GE is starting to look a lot like Boeing did two years ago. It faces real challenges, but too many investors are overlooking its strengths.
Shares of General Electric (NYSE:GE) have lost half of their value over the past 12 months. Nevertheless, analysts at several prominent investment banks think the stock could continue sliding, as highlighted by last week’s Barron’s cover story.
The bearish analysts point to falling sales for one of GE’s most profitable product lines, high pension liabilities, “black-box” accounting practices, and a new SEC probe (among other things) as reasons for caution. However, many of the same things were said about Boeing (NYSE:BA) just two years ago. Yet Boeing stock has tripled since then.
GE stock doesn’t have 200% upside today, but it appears to be significantly undervalued for many of the same reasons Boeing stock was beaten-down two years ago. If GE can successfully execute its strategy to simplify the company and stabilize the power business, the stock could recover much of its losses from the past year by 2020.
How Boeing recovered from its downturn
Boeing’s 2015-2016 stock swoon was caused by several factors. The biggest was a slowdown in orders for the company’s highly profitable 777 jet. As a result, some analysts worried that Boeing would need to cut production significantly, undermining its revenue, earnings, and cash flow.
Around the same time, other analysts became increasingly worried about the profitability of the 787 Dreamliner aircraft program. Many believed that Boeing’s use of program accounting was covering up big losses on Dreamliner production that would never be recovered. These concerns even sparked an SEC investigation. Adding to the pressure, Boeing continued to face a roughly $20 billion pension deficit, second only to GE among large U.S. companies.
The interesting thing about Boeing stock’s recovery is that many of the analysts’ warnings a few years ago were justified. Boeing has slashed the 777 production rate from 8.3 per month back in 2016 to just five per month today — and the rate of deliveries to customers is even lower, at about 3.5 per month. Furthermore, Boeing is still more than $20 billion short of recouping the losses it incurred building the first several hundred 787 Dreamliners.
But on the flip side, the profitability of Dreamliner production has improved dramatically, and there is a clear path to additional improvement. Meanwhile, Boeing is steadily increasing production of its highly profitable 737 family of jets. The result has been a surge in cash flow, as the strongest parts of Boeing’s business have more than made up for its weak links.
The situation at GE is very similar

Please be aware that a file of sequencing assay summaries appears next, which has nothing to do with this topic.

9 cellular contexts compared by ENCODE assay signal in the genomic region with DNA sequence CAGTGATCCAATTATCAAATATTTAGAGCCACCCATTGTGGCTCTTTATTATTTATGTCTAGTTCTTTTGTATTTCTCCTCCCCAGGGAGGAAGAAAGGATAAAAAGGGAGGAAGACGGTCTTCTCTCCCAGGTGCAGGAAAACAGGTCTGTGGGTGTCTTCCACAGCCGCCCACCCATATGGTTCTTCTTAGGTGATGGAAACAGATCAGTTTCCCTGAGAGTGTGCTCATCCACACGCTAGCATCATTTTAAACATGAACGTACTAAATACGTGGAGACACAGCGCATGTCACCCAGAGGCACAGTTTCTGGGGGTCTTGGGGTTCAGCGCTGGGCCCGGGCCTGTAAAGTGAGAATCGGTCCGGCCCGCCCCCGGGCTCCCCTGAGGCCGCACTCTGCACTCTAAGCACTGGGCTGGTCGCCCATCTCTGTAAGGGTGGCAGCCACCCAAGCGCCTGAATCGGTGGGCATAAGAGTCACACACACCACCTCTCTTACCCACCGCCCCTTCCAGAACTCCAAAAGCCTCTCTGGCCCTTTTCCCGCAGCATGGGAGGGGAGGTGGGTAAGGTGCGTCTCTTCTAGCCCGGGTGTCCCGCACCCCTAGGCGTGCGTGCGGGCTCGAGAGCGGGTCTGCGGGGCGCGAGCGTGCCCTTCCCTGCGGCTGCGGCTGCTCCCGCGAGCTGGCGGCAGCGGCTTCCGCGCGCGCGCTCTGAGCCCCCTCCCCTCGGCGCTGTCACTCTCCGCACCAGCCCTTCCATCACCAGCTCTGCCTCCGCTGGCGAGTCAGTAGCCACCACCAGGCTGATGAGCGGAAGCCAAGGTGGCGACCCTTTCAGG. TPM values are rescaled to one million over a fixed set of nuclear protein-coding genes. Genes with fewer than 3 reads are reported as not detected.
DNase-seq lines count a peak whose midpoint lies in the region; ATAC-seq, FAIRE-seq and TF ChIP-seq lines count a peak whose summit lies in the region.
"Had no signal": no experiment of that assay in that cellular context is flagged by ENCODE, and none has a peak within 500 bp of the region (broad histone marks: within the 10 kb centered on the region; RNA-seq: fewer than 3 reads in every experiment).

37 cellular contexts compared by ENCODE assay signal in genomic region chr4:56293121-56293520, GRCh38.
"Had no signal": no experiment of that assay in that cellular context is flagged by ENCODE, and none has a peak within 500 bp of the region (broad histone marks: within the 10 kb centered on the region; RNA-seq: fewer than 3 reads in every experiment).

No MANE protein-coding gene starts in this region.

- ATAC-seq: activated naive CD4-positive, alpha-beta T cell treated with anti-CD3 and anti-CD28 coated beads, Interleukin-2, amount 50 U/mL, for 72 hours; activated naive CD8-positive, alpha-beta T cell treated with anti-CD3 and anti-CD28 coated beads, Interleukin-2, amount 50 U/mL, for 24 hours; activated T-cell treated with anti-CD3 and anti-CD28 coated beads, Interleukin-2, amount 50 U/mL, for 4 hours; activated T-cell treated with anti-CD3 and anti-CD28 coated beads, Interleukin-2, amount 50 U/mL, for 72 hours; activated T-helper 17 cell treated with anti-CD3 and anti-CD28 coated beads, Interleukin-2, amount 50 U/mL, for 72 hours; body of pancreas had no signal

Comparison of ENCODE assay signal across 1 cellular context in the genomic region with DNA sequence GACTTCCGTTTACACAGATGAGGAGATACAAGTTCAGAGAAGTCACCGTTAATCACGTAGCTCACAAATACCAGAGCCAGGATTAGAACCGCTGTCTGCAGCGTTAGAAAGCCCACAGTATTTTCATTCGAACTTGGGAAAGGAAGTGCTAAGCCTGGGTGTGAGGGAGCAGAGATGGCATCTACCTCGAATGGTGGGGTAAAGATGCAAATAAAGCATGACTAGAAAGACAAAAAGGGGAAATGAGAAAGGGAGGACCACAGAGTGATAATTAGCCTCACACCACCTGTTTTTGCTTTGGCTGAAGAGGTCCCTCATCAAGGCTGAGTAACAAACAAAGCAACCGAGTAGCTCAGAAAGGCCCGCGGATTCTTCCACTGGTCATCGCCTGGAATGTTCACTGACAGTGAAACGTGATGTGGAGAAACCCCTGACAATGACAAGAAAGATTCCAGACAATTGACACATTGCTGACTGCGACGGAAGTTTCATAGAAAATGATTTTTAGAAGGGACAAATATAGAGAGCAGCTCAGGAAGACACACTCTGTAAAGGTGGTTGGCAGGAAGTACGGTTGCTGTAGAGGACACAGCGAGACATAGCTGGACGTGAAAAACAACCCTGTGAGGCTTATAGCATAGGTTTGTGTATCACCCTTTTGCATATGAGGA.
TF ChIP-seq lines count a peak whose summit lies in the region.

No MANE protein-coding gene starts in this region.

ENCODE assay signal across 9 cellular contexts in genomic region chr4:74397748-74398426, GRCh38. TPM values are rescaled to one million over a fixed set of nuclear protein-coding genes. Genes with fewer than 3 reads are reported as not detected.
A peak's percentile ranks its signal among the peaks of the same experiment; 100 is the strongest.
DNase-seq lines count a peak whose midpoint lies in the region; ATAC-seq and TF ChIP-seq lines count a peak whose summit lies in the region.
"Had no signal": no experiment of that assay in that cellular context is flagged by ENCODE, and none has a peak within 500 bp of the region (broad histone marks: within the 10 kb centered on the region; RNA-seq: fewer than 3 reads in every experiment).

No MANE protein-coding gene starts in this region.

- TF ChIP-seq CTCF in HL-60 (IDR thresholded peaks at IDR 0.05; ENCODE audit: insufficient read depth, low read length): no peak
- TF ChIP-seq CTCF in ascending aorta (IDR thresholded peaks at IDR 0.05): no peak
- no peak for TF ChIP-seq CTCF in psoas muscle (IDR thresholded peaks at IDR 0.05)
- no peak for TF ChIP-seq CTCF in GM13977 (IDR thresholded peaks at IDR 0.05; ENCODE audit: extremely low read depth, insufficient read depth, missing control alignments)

Like Boeing two years ago, General Electric today has some strong franchises that investors are overlooking because of problems elsewhere in the business. As was the case at Boeing, most of these issues are likely to prove ephemeral — or are already priced into GE stock.
For example, GE’s $31 billion pension liability (as of the end of 2016) isn’t nearly as scary as it looks. GE plans to make a $6 billion debt-funded pension contribution this year. Furthermore, the company disclosed in its 2016 annual report that a 25-basis-point increase in the discount rate would reduce its pension obligation by $2.2 billion. Long-term interest rates have increased by about 25 basis points just in the past month. Indeed, rising interest rates could easily knock $10 billion off of GE’s pension obligation by 2020.
The GE Power business — one of General Electric’s three core business units — is a bigger concern. GE was caught flat-footed in the past year or so as renewable energy undermined demand for gas turbines. As a result, management expects GE Power’s segment profit to fall from $5 billion in 2016 to around $3 billion in 2018.
On the bright side, GE should be able to stabilize the power business by cutting costs. This would improve its profit margin and cash flow, even if the revenue environment remains weak.
Meanwhile, GE’s aviation and healthcare businesses remain solid performers in secular growth industries. GE Aviation is by far the conglomerate’s most valuable business. As the largest jet engine manufacturer, it is benefiting from the same long-term demand growth as Boeing. Indeed, segment profit is likely to grow at a high-single-digit rate for a decade or more.
It’s not all bad news
Critics aren’t wrong about the weak outlook for GE Power or the complexity of the company’s finances. However, they are underestimating General Electric’s ability to address those issues — and ignoring the considerable strength of GE’s aviation and healthcare franchises.
During the next two or three years, General Electric is likely to sell or spin off numerous smaller business lines in order to raise cash and simplify the company. It will also work to cut costs in the power business and reduce corporate overhead. Meanwhile, the aviation and healthcare segments are set to continue their steady growth. As a result, GE is likely to produce higher earnings and have a clearer path to future earnings growth by 2020. This should help the stock rebound — just as Boeing shares have in the past two years